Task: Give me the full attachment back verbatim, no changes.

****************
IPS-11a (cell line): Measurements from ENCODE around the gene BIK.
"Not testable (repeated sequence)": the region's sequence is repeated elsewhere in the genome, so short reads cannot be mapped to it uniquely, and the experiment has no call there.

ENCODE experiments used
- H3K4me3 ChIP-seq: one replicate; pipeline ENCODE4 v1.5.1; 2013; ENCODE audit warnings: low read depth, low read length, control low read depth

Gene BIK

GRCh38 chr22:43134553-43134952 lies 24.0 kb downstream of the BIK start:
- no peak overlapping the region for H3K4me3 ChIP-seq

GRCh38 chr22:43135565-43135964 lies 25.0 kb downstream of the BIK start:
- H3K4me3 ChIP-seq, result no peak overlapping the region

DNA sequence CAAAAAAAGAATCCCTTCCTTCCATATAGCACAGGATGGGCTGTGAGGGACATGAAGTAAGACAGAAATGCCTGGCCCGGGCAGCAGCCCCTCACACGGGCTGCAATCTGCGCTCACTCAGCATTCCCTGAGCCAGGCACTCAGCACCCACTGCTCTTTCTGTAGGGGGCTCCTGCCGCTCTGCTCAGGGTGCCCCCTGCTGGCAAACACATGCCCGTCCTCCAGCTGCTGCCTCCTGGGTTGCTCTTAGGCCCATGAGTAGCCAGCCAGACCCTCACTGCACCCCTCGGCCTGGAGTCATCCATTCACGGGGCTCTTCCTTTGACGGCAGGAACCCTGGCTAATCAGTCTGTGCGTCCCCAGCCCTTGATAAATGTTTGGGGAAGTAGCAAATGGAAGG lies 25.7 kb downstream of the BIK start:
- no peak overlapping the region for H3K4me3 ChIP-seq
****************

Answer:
IPS-11a (cell line): Measurements from ENCODE around the gene BIK.
"Not testable (repeated sequence)": the region's sequence is repeated elsewhere in the genome, so short reads cannot be mapped to it uniquely, and the experiment has no call there.

ENCODE experiments used
- H3K4me3 ChIP-seq: one replicate; pipeline ENCODE4 v1.5.1; 2013; ENCODE audit warnings: low read depth, low read length, control low read depth

Gene BIK

GRCh38 chr22:43134553-43134952 lies 24.0 kb downstream of the BIK start:
- no peak overlapping the region for H3K4me3 ChIP-seq

GRCh38 chr22:43135565-43135964 lies 25.0 kb downstream of the BIK start:
- H3K4me3 ChIP-seq, result no peak overlapping the region

DNA sequence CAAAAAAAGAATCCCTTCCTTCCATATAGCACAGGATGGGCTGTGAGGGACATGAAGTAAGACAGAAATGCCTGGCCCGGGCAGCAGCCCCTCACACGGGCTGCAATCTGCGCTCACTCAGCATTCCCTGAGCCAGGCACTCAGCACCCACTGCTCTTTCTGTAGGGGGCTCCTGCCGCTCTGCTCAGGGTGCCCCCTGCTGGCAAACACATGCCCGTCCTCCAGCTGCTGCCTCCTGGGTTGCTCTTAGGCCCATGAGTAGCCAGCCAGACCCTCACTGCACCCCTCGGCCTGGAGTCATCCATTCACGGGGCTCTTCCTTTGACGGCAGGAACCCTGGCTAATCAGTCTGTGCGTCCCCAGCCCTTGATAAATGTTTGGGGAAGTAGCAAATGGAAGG lies 25.7 kb downstream of the BIK start:
- no peak overlapping the region for H3K4me3 ChIP-seq